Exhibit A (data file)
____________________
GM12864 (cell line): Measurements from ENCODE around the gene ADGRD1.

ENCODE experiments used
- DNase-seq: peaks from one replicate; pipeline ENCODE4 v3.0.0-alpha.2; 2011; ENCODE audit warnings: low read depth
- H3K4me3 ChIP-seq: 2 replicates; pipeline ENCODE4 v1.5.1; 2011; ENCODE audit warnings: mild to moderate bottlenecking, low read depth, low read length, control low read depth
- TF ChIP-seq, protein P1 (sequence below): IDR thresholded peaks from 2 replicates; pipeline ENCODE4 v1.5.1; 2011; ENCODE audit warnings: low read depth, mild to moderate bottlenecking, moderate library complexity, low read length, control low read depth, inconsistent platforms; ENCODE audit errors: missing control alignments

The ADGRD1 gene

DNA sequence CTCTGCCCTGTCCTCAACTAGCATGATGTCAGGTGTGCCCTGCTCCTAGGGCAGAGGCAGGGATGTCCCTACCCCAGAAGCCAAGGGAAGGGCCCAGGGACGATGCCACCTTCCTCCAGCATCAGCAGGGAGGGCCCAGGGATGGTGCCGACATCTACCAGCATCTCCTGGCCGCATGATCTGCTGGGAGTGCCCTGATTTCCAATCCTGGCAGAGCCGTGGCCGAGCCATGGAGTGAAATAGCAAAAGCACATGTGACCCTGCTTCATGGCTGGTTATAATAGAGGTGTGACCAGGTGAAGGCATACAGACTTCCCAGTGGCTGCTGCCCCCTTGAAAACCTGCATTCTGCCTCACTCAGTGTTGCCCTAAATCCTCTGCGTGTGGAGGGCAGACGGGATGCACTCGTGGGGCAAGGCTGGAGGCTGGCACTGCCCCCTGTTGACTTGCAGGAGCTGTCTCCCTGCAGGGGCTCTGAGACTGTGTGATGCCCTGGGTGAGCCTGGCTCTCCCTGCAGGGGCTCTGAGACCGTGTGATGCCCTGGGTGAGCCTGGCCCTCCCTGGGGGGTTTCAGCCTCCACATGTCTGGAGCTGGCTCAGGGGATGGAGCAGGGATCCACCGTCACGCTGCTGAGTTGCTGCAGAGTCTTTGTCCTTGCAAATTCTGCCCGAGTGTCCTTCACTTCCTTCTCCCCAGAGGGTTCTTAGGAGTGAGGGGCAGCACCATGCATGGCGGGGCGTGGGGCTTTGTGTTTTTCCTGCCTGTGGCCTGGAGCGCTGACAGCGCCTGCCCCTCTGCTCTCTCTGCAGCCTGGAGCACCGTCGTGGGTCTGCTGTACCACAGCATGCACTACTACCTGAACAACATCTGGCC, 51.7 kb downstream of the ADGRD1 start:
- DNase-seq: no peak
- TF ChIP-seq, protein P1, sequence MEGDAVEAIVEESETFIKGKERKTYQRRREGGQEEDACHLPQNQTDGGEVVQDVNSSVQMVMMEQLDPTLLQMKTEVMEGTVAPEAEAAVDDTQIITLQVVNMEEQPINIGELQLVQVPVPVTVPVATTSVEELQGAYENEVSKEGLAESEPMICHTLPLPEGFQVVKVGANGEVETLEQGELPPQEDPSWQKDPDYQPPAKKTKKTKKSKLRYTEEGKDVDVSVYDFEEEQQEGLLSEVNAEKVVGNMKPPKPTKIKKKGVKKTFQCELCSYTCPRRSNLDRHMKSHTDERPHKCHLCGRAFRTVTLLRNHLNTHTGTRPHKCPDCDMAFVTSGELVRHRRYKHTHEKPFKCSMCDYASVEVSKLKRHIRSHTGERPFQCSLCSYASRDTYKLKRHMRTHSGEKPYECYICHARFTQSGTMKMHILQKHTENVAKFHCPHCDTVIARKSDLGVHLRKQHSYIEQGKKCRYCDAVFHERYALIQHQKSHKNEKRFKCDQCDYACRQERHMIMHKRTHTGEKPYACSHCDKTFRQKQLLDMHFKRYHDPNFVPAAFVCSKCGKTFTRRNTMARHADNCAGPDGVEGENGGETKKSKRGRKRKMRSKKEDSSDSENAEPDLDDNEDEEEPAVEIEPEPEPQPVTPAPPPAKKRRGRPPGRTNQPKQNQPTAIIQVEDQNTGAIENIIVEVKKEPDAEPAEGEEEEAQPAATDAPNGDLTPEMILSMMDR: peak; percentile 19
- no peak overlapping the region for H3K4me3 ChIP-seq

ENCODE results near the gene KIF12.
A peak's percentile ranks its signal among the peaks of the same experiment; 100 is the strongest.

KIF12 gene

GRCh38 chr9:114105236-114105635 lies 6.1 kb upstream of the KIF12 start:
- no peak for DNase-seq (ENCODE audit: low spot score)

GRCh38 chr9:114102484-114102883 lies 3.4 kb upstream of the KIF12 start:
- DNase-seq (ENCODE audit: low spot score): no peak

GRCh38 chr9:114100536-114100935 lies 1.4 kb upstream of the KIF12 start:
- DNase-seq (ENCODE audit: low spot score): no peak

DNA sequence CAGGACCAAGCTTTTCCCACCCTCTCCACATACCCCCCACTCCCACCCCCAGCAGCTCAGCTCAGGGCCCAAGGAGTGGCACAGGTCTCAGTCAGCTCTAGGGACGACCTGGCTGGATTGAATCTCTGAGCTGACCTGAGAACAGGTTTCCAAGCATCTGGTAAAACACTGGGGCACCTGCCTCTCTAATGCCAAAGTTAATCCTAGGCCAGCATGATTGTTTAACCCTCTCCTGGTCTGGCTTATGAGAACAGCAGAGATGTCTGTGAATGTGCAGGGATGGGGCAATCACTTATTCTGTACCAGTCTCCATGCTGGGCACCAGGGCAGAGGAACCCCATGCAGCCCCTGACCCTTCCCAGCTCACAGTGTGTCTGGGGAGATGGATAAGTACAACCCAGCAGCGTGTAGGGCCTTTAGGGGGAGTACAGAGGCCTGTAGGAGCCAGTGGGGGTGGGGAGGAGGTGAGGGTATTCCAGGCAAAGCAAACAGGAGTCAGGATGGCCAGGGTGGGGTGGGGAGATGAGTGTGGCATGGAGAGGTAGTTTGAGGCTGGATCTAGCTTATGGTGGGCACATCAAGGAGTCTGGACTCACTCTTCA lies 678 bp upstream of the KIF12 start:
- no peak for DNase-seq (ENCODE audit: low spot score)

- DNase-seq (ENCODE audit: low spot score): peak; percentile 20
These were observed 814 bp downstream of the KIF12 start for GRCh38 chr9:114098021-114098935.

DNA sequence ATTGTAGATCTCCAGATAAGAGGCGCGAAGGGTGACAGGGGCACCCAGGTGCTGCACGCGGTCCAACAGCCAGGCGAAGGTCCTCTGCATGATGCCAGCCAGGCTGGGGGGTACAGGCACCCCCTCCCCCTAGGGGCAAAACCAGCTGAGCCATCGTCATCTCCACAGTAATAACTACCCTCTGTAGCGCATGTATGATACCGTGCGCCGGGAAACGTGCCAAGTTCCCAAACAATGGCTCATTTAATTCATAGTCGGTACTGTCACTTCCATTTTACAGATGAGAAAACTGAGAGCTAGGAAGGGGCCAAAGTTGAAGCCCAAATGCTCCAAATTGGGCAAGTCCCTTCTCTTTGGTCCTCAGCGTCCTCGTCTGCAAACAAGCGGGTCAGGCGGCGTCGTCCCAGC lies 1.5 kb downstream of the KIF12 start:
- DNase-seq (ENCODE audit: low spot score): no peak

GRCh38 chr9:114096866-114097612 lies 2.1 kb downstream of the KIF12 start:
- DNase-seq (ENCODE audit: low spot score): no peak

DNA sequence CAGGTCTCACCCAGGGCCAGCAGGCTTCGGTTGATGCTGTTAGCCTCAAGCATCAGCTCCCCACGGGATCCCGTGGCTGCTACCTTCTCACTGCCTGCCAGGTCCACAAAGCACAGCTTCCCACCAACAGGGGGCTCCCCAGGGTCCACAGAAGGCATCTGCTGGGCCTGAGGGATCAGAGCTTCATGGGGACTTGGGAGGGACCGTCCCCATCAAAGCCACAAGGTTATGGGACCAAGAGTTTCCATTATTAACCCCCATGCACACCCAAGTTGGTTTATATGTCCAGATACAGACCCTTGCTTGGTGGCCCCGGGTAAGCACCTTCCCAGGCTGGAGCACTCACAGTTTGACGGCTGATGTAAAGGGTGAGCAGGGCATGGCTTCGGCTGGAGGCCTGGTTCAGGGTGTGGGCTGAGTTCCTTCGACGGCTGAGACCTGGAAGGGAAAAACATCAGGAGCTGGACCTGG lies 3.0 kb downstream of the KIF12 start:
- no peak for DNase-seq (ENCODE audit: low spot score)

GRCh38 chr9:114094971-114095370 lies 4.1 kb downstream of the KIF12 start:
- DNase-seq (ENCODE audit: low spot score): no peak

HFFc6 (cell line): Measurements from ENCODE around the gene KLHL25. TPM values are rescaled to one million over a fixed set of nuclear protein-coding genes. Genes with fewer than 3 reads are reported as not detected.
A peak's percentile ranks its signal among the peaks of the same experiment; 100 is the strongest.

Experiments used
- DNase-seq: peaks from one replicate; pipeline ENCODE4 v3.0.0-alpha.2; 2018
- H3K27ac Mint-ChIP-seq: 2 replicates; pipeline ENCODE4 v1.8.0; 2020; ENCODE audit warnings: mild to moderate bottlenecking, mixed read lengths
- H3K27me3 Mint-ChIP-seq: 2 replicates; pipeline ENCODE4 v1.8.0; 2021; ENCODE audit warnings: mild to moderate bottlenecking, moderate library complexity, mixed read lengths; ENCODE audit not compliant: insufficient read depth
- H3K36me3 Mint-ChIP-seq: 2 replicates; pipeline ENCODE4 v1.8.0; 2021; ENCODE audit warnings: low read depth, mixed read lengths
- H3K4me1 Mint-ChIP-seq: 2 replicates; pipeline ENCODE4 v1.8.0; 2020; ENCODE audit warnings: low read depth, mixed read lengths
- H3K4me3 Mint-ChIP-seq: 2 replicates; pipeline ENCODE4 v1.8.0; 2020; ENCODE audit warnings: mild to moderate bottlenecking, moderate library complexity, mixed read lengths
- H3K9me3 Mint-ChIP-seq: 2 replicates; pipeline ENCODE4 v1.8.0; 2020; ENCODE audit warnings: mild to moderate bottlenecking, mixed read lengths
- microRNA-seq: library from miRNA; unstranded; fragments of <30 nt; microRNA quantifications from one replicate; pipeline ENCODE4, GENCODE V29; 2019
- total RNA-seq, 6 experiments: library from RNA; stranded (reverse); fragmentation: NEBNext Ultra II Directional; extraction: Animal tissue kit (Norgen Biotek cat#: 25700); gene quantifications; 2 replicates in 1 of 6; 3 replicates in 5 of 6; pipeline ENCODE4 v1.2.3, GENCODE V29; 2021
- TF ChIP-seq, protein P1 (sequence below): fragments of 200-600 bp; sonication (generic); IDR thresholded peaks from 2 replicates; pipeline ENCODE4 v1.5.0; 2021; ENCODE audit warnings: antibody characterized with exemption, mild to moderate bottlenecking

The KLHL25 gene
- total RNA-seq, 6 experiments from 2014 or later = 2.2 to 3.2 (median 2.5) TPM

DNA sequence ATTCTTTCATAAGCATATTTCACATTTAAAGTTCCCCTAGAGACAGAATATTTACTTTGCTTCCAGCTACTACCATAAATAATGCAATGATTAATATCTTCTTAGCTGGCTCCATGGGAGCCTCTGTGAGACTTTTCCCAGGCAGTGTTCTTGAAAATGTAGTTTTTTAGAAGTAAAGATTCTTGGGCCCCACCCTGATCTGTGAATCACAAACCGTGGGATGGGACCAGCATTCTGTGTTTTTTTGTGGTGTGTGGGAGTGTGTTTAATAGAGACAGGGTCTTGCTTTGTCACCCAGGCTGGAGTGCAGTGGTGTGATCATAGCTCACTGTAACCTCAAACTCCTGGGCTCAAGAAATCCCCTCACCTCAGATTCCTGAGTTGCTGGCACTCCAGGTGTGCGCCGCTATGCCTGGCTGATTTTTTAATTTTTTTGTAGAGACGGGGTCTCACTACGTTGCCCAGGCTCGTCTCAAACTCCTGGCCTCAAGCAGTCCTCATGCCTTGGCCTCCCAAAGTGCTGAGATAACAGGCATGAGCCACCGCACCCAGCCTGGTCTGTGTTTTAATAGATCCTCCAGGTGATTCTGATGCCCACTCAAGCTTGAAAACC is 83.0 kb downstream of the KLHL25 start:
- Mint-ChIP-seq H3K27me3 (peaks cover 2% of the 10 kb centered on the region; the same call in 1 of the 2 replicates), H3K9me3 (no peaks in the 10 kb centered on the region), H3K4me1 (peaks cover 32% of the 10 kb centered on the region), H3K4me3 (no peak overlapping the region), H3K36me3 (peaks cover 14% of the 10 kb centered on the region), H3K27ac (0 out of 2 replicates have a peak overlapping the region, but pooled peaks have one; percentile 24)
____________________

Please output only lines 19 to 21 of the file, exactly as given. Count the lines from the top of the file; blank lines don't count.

- DNase-seq (ENCODE audit: low spot score): no peak

DNA sequence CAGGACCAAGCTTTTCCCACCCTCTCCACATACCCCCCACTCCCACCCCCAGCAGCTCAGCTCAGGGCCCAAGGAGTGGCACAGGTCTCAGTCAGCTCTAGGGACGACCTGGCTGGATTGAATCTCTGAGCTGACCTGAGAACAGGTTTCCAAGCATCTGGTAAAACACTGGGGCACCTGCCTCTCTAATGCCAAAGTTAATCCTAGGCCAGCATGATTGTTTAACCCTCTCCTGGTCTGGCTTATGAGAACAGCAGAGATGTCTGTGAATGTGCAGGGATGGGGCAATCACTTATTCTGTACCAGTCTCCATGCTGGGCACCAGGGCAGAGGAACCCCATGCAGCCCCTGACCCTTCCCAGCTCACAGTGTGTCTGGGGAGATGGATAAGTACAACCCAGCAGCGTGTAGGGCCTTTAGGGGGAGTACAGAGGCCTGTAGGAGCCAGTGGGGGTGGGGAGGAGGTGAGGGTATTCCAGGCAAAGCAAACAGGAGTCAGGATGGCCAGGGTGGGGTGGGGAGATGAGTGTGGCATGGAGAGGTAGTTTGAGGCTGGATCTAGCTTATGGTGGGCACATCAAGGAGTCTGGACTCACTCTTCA lies 678 bp upstream of the KIF12 start:
- no peak for DNase-seq (ENCODE audit: low spot score)